This Official Elsevier Clinical Perspectives and Analysis will cover data presented at the American College of Cardiology 66th Annual Scientific Sessions and Expo held in Washington, DC. The four expert faculty will discuss the most up to date statistics and therapeutic advances for patients with preserved ejection fraction heart failure. The faculty will debate measures of prognosis and biomarkers to enhance treatment plans. Current clinical trial data will be examined in cross reference with new and emerging combination therapies to better serve patients. Upon completion of this activity physicians will gain a better understanding of treatment options to provide better outcomes for patients with ejection fraction heart failure.
New Considerations for the Treatment of Glioblastoma Multiforme: Evaluating the Potential for Immune Checkpoint InhibitorsFormat: Webcast
The content for this activity is based on the satellite symposium, “New Considerations for the Treatment of Glioblastoma Multiforme: Evaluating the Potential for Immune Checkpoint Inhibitors”, that was presented at the 21st Annual Meeting of the Society for Neuro-Oncology in Scottsdale, Arizona on November 17, 2016. Glioblastoma multiforme (GBM) remains one of the most feared of all malignancies due to its aggressive nature and correspondingly low survival rates. Recently, immunotherapies – particularly immune checkpoint inhibitors – have shown promise in treating patients with GBM in cases where conventional treatment options have failed. This archived symposium activity will provide participants with the opportunity to optimize the diagnosis and management of patients with GBM, including new data and remaining challenges resulting from recent clinical trials in the use of immune checkpoint inhibitors.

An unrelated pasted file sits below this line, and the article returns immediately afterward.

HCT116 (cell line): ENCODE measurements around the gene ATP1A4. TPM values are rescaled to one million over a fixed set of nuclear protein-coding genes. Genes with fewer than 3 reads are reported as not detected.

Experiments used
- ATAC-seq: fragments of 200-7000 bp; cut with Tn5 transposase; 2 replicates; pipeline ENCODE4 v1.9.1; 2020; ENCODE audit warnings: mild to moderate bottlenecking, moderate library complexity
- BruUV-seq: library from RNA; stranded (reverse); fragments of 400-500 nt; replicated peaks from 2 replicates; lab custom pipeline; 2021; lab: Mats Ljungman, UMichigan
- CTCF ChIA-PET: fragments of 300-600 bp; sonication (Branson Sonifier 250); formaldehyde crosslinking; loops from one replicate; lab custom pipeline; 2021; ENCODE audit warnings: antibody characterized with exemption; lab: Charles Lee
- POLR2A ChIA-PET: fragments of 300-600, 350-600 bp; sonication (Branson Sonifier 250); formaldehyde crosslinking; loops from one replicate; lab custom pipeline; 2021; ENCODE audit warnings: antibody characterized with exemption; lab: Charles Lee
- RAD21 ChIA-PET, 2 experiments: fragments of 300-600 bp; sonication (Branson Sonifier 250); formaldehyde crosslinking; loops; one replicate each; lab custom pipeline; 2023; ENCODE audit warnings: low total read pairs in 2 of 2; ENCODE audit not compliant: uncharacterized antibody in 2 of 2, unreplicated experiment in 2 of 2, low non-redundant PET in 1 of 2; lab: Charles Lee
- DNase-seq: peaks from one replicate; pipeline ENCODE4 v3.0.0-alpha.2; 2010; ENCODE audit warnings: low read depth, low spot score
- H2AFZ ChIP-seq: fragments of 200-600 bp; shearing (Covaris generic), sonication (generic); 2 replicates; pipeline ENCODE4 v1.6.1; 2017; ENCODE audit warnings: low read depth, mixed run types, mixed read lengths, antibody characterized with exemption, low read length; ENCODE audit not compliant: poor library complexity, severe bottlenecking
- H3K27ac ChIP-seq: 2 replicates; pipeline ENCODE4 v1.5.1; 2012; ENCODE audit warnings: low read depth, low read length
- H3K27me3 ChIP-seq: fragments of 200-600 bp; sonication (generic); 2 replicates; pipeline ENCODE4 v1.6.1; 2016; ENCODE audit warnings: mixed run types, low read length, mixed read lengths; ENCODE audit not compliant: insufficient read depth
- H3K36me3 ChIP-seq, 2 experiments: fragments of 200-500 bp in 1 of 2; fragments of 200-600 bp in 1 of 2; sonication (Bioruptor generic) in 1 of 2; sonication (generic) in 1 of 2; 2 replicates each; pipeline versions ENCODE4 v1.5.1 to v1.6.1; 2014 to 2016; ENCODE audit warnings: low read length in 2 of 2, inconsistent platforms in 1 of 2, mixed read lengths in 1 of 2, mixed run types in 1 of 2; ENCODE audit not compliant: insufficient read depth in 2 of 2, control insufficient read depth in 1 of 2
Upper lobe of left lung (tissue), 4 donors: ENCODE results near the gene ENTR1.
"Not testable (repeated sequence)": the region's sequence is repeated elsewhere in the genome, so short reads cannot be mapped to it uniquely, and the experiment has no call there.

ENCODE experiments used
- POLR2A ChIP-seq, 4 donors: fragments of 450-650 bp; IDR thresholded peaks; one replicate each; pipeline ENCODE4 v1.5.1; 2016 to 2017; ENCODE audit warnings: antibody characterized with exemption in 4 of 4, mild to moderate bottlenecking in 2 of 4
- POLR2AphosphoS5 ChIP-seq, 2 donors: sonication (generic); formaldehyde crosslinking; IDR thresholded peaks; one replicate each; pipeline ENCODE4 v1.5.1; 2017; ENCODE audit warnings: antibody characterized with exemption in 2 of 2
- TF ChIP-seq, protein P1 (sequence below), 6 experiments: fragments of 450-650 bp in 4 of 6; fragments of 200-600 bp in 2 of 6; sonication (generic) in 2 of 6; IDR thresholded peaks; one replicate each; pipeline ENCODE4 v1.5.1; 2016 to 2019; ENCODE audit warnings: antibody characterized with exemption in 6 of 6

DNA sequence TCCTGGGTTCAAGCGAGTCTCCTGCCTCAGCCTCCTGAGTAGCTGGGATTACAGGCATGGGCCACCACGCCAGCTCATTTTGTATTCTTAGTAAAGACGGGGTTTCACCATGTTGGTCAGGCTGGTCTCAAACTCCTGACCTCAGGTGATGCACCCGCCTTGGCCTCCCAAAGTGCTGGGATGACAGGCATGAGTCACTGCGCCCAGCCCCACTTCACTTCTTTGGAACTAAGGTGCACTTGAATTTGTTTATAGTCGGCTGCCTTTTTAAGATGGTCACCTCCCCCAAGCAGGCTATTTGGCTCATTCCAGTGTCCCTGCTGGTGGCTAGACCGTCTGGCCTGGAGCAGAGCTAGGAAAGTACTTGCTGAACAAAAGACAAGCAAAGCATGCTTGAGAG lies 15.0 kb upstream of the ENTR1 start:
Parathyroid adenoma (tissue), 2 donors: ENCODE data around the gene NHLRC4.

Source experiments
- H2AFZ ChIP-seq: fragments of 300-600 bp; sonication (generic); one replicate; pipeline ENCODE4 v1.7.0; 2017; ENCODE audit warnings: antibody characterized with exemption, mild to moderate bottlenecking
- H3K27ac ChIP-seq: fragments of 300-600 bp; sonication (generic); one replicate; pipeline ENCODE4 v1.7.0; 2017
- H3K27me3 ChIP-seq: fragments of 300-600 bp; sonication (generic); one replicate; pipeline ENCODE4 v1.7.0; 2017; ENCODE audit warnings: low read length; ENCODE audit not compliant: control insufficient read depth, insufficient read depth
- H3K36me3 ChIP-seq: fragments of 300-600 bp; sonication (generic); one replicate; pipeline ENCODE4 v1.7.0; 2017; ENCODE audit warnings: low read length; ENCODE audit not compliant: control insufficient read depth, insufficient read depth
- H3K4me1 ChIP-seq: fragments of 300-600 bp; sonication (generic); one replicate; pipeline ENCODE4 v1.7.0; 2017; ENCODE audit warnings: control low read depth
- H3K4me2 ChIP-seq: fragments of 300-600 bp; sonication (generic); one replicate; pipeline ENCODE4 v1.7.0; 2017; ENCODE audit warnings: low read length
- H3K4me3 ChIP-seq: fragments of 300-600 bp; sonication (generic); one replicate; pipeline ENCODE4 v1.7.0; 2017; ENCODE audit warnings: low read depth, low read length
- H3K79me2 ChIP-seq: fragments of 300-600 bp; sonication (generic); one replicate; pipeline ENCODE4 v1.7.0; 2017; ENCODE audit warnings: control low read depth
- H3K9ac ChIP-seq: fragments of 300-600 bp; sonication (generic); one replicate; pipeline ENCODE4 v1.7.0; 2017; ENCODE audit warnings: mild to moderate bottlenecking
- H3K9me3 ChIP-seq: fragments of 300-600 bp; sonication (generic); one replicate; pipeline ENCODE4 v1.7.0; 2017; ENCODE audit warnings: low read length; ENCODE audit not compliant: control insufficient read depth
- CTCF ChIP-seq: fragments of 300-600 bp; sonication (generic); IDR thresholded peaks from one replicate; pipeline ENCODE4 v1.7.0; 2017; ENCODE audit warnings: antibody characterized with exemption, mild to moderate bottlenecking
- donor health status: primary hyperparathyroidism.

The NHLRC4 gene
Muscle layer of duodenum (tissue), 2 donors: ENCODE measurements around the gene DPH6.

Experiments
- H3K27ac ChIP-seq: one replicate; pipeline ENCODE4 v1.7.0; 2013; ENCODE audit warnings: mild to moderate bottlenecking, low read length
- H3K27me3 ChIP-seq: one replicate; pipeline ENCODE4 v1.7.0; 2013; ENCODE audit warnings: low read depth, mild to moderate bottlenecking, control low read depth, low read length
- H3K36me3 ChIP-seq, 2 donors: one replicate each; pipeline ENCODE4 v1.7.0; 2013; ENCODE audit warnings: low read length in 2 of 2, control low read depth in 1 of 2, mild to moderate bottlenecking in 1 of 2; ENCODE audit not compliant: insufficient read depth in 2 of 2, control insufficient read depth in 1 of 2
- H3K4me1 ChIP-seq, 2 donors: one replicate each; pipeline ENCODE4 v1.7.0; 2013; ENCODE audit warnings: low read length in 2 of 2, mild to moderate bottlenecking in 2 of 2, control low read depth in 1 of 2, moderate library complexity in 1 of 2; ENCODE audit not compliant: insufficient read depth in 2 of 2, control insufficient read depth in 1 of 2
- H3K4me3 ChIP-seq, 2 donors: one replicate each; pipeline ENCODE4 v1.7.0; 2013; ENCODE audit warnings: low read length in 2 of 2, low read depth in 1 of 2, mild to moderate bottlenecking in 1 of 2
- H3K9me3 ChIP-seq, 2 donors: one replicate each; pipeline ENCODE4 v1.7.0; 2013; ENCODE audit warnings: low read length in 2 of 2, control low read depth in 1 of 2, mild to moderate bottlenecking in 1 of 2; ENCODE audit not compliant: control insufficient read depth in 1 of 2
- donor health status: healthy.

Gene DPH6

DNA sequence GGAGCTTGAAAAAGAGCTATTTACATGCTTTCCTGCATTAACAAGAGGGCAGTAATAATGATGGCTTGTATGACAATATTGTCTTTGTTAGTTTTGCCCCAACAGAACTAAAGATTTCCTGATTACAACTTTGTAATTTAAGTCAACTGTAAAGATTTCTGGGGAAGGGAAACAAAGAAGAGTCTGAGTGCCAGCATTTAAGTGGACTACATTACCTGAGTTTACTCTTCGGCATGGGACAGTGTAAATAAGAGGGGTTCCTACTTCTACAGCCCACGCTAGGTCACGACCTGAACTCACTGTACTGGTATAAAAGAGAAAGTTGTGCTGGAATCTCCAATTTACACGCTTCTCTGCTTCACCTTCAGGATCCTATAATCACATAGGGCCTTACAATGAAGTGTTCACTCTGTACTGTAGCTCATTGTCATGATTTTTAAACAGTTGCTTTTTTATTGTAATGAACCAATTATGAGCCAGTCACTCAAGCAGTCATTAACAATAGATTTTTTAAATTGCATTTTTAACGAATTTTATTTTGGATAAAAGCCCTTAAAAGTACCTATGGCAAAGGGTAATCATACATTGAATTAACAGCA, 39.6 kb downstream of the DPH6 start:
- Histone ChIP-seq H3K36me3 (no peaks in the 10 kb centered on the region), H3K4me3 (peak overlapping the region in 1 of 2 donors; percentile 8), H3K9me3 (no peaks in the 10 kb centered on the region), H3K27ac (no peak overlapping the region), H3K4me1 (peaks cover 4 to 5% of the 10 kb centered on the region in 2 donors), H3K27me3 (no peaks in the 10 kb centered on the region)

The Global Learning Center provides you with free access to the latest peer-reviewed clinical information related to the treatment of patients with rheumatoid arthritis (RA). The RA Global Learning Center is a freely accessible platform that aims to increase clinical knowledge by providing continuing medical educational (CME) activities, research articles, and other resources to healthcare providers who treat patients with RA.
The treatment of HCV has undergone a dramatic evolution in the last several years. Whereas traditional interferon-based therapy for HCV was limited by poor efficacy and a heavy burden of side effects, interferon-free antiviral regimens are now available, offering new options for patients and altering the approach to this serious disease. The rapid pace of drug research, development, and approval requires frequent updates to treatment guidelines and leaves many clinicians wondering when, in whom, and how to manage chronic HCV infection.
Insulin has been used as a standard treatment for patients with diabetes for almost 100 years. Over time, advances in insulin development have improved its pharmacologic properties. Most recently, the US Food and Drug Administration approved a novel, follow-on basal insulin agent, with more expected to be commercially available in the near future. With the imminent availability of follow-on basal insulin agents, clinicians need to be aware of the potential benefits and concerns in order to facilitate informed decision making and to provide the best possible advice and guidance to their patients with diabetes. This program will review how follow-on insulin products are developed, manufactured, and receive regulatory approval; evaluate clinical trial data for new and emerging follow-on basal insulin agents; and provide practical information and guidance on how they may be incorporated into clinical practice. While it is unknown how follow-on basal insulins will affect patient outcomes, they have the potential to increase access to treatment among patients with diabetes and reduce healthcare costs.
Alzheimer’s Disease in Primary Care: The Significance of Early Detection, Diagnosis, and InterventionFormat: Webcast